An Audit of ranulae occurung with the Human immunodeficiency virus infection. J. Oral. Maxillofacial. Path. 2010; 14:33-35..
East Afr Med J. 2001 Jul;78(7 Suppl):S43-7.. : The East and Central African Journal of Pharmaceutical Sciences. Abstract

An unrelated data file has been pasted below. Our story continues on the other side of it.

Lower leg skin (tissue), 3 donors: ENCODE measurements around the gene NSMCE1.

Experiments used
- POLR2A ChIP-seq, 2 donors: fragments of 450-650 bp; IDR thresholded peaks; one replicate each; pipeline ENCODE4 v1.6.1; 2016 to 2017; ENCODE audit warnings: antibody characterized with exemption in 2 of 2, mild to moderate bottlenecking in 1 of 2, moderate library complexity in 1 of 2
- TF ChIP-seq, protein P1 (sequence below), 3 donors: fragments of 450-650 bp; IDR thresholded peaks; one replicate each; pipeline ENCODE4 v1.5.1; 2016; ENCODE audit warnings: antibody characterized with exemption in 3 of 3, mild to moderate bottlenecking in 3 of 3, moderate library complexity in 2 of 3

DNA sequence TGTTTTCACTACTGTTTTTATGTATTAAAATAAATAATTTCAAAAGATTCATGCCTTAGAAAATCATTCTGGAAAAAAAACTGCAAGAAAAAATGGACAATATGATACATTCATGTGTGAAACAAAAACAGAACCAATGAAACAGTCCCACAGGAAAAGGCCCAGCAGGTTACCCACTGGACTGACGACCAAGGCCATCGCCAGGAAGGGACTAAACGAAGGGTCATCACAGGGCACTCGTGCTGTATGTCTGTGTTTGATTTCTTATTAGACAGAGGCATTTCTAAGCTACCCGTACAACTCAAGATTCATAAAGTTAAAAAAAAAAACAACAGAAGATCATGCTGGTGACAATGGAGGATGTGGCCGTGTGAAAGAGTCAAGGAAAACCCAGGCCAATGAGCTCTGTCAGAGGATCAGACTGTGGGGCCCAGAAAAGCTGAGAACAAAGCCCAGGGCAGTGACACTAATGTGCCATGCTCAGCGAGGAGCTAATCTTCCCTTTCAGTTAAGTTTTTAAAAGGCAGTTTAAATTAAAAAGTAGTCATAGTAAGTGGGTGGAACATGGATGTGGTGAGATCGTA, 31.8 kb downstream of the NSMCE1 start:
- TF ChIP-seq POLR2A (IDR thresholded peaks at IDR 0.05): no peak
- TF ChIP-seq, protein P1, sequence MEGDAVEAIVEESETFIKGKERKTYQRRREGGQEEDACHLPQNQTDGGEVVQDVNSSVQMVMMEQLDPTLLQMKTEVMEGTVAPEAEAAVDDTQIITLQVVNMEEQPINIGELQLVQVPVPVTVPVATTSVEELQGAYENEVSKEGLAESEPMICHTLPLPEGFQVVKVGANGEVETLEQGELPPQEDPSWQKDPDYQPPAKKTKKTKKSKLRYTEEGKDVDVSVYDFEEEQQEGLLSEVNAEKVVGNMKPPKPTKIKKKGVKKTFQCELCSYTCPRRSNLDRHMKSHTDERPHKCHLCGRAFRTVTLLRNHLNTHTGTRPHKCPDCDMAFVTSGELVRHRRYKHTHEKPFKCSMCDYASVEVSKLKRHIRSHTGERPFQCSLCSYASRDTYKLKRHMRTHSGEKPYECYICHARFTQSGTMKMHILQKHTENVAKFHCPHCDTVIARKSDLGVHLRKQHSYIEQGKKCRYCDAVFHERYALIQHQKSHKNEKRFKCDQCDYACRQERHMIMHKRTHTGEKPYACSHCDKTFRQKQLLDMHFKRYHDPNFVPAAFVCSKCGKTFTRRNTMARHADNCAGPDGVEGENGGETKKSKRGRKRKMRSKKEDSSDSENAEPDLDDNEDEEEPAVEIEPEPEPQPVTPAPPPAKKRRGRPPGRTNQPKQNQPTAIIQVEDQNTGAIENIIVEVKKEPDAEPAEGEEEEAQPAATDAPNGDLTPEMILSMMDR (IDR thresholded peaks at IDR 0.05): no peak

OBJECTIVE: To review the clinical presentation and management of children with nephroplastoma and the factors influencing the outcome at Kenyatta National Referral and Teaching Hospital (KNH). DESIGN: This was a retrospective case series study based on secondary data accumulated between 1990 and 1996. SETTING: The relevant data were extracted from records of all children aged 12 years and below, admitted for cancer at KNH, Nairobi. RESULTS: Out of 803 children with cancer, 71 (8.8%) had histologically proven nephroblastoma. At presentation, 1.5% were in stage I, 13.2% stage II, 36.8% stage III, 41.2% stage IV and 7.4% stage V. Eighty five per cent presented with stage III-V disease. Ninety five per cent had nepherectomy and received chemotherapy. Radiotherapy was given to 50.7% of the patients. Nine patients died before commencement of chemotherapy, two of whom died in the immediate post-operative period. The median duration between admission and surgery was 41 days. Pre-operative chemotherapy was given to 42% of the patients. Approximately 25.5% of the patients received little or no induction chemotherapy due to unavailability of drugs while only 2.8% received the prescribed maintenance treatment with the remainder getting erratic or no treatment. Overall, only 34.7% remained disease free two years from time of diagnosis. CONCLUSION: Late presentation, poor availability of cytotoxic drugs and frequent treatment interruptions for various reasons have contributed to the poor outcome of nephroblastoma in Kenya.